Some time in 2003 I managed to get my hands on a copy of Charles Baxter’s essay, Burning Down the House and Dana Gioia’s Can Poetry Matter?  I know these were written years before I undertook the efforts to read them, but better late than never, right?  However, I am digressing here.  These two essays got me to thinking about the state of writing, both fiction and poetry.  As the years have passed I came across several articles in various independent newspapers, magazines, or internet postings that either suggested or flat out stated that poetry is dead.  I even remember one poet defending poetry against a journalist that asked him about poetry being dead.  The poet shot back, “Well some people say love is dead, who cares what many people think?”

According to Gioia’s essay, “American poetry now belongs to a subculture. No longer part of the mainstream of artistic intellectual life, it has become the specialized occupation of a relatively small and isolated group. Little of the frenetic activity it generates ever reaches outside that closed group. [Despite the many journals in print and more each year] … the poetry boom has been a distressingly confined phenomenon. The situation has become a paradox, a Zen riddle of cultural sociology. Over the past half century, as American poetry’s specialist audience has steadily expanded, its general readership has declined.”

Gioia went further to suggest that because of the lack of reviews given to poetry in mainstream resources that its relevance is albeit self-evident; it is basically an unimportant genre.  As you all read this post keep in mind that this essay was written in 1991.  So amidst a busy day, my mind began to shift to a series of philosophical queries that I wanted to pitch to others.  One of them so happened to be the relevance of poetry in the 21st Century.  Does poetry matter? Is it dead or alive in this century? Why or why not?  This is the question I posed to a variety of emerging and/or established poets.  This post will serve as a brief discussion, and hopefully initiate more extended ones, on poetry and its relevance in the 21st Century.  Read & Njoy … Love&PeaceBeUn2U …

-Gaiyaiobi Xzandis-Zaevan




Chris Green a.k.a. The Poetic Genius-Proud Poet

Poetry has been on a death watch for years, but it is very much alive today. Poetry is undeniably alive and a much needed and viable art form. I believe it is still alive and well because poetry gives a voice to the emotions and thoughts of those who have no voice. Poets and artist can translate things in ways thought otherwise impossible, such as love, life, and spirituality. Words expressed on paper and the stage touch a part of us that nothing else can reach and move us to love more, live more, and find more meaning in life. Poetry will live on until the end of time because those things will forever be needed as long as people are on this earth. That’s why venues stay packed all around the world, full of people looking for poetry, that’s why young and old poets form together words and paper and let them fly out of our mouths on stage. Poetry is the medicine to the world that’s forever sick will always need. These days, in this century we’ve just found easier ways to offer the doses.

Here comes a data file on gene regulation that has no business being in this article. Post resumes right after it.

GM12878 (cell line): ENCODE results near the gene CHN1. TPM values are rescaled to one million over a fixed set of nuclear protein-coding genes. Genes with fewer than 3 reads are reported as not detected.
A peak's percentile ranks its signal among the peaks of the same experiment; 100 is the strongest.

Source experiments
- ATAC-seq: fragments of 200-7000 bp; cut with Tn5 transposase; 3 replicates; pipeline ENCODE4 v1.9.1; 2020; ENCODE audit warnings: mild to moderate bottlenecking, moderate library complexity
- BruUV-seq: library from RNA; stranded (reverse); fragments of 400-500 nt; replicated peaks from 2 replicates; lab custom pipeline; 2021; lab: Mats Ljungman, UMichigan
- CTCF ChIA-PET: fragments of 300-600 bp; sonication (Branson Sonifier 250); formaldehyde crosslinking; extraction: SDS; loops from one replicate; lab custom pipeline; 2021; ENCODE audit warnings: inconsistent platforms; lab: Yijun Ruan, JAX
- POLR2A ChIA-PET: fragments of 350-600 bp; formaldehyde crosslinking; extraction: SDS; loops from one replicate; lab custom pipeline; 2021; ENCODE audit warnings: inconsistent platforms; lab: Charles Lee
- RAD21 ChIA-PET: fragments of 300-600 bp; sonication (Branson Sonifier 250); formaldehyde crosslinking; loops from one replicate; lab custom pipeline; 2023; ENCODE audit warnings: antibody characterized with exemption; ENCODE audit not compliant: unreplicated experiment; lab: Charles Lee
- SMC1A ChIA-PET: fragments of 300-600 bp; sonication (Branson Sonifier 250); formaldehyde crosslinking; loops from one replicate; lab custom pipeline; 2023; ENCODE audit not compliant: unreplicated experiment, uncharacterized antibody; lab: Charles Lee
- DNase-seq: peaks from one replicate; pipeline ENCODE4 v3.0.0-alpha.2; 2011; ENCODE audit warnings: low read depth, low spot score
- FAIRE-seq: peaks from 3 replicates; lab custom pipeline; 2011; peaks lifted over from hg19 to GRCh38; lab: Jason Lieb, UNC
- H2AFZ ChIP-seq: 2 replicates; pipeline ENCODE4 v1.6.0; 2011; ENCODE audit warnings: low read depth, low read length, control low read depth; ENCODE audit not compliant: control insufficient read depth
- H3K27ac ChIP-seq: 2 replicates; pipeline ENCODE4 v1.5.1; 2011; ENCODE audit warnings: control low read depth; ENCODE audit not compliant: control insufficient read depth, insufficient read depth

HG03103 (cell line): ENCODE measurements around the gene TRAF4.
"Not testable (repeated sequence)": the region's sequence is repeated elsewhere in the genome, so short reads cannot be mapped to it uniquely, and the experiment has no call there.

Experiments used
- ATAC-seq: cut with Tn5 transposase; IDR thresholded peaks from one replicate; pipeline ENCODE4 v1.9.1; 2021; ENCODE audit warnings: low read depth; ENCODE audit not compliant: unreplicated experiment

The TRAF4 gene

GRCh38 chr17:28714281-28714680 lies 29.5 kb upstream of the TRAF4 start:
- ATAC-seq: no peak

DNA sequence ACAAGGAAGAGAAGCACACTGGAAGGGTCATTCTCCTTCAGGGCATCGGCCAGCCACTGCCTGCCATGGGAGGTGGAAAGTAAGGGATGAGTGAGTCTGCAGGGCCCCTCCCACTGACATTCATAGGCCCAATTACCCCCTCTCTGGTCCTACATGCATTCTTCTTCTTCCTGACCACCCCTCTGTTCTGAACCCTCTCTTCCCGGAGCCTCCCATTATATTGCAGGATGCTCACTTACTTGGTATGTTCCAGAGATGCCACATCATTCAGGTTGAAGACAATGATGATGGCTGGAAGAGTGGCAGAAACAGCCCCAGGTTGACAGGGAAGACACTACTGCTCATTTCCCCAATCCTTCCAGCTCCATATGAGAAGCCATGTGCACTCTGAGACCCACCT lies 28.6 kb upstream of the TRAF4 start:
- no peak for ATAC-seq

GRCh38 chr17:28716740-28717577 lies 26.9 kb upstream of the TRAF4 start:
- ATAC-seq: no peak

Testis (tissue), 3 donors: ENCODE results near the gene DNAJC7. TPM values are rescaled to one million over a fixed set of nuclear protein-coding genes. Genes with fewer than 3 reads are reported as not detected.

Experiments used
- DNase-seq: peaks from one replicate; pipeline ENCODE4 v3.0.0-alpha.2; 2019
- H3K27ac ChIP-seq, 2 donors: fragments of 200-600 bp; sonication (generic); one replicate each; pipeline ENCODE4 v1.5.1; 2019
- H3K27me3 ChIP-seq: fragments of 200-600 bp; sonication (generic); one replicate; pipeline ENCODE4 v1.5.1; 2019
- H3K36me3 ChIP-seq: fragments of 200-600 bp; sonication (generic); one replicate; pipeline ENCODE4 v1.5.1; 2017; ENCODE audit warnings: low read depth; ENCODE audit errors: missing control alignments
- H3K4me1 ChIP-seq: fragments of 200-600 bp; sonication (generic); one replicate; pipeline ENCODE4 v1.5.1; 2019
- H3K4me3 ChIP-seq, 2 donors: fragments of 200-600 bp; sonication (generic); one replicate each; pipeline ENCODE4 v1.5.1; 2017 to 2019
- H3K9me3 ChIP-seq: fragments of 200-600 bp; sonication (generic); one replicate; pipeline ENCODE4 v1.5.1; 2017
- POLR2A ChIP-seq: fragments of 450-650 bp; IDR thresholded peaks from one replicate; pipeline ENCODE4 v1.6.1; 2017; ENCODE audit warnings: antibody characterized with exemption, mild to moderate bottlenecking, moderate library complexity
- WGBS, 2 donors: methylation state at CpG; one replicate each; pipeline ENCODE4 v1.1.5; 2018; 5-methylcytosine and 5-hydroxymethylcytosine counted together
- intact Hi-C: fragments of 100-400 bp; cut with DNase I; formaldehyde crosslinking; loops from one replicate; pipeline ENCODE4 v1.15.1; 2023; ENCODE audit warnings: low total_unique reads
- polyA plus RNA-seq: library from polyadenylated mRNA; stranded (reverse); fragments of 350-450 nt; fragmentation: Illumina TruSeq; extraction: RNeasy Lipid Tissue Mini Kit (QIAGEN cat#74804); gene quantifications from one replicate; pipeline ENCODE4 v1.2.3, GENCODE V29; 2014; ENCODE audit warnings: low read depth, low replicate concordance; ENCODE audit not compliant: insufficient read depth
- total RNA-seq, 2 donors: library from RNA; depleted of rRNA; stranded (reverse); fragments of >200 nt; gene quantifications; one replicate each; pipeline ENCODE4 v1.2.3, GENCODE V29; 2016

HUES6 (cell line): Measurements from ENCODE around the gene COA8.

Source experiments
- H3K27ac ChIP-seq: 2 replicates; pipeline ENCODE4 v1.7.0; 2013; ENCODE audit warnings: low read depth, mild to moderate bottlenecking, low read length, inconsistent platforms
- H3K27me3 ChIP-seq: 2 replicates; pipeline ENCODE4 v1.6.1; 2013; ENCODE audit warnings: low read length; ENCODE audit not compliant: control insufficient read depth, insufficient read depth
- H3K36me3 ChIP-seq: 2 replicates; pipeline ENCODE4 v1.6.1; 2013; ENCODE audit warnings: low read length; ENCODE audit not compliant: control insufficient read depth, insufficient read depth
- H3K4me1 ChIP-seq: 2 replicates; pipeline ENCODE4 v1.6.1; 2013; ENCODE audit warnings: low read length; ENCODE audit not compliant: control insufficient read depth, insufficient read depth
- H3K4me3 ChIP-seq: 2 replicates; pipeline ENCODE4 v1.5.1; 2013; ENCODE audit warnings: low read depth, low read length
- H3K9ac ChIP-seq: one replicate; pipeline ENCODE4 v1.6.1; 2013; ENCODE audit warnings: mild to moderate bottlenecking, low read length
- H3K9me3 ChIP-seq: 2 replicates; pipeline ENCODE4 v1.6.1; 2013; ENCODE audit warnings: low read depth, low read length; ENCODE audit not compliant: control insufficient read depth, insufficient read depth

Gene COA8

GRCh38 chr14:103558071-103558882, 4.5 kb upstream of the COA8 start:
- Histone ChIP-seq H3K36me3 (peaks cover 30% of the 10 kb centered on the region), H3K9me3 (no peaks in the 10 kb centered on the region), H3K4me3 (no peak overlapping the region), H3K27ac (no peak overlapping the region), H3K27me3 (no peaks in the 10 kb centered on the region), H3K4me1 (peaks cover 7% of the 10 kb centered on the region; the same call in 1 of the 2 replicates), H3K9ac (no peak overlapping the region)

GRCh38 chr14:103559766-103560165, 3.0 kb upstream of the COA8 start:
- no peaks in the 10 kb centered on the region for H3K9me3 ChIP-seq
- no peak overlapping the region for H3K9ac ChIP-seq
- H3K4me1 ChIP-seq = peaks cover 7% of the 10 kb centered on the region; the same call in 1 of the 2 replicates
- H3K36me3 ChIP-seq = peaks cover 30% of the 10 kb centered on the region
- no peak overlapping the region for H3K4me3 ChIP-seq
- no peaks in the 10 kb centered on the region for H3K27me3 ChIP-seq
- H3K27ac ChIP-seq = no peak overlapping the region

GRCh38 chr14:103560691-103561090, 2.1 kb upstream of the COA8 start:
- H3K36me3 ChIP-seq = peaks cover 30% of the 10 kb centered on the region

Adam Levon Brown

Poetry in the 21 st century.  A lot of people think poetry is dead, why?  It’s an interesting question which I plan to answer shortly.  But first, I will address the root question: Is poetry dead? My answer is a bold, no. Let’s put this into perspective. Hundreds of millions of texts, Facebook status updates, twitter messages are sent every day. From saying you’re bored, to detailing how your day went, the messages move at lightning speed.  This dives into my entire philosophy of what poetry actually IS. Poetry to me, put simply, is exploration and expression of self. This was popularized by the Beat poets in the 50’s and 60’s, but also took shape in the Romantic period. So, I ask; is not the quirky story about your workday poetry? It may lack fundamental form, but I say it has potential. This is where I see poetry going in the 21 st century: It shies away from classical form and meter. It is mutating into true exploration and then instant expression in the form of electronic synapses. I see the, “The essence of Poetry” more alive than it has ever been, but without the inclusive, pretentious, academic baggage that has plagued it for so long. We live in a truly open society today, where opinions and expression can be validated or argued in mere fractions of a second. Perhaps I just have really deep Facebook friends who don’t mind philosophical banter, but I do believe that poetry, in its true form, which actually defies form, is alive and well. I see people cling to writing on their devices like their lives depend on it. In my mind, there is much more to poetry than what the classical definition, or the pretentious academics care to qualify. For example, people checking Facebook during work. I see “poetry” moving well into the next few centuries, not against, but hand in hand with technology, as it evolves. And so, I leave you with a quote written by me: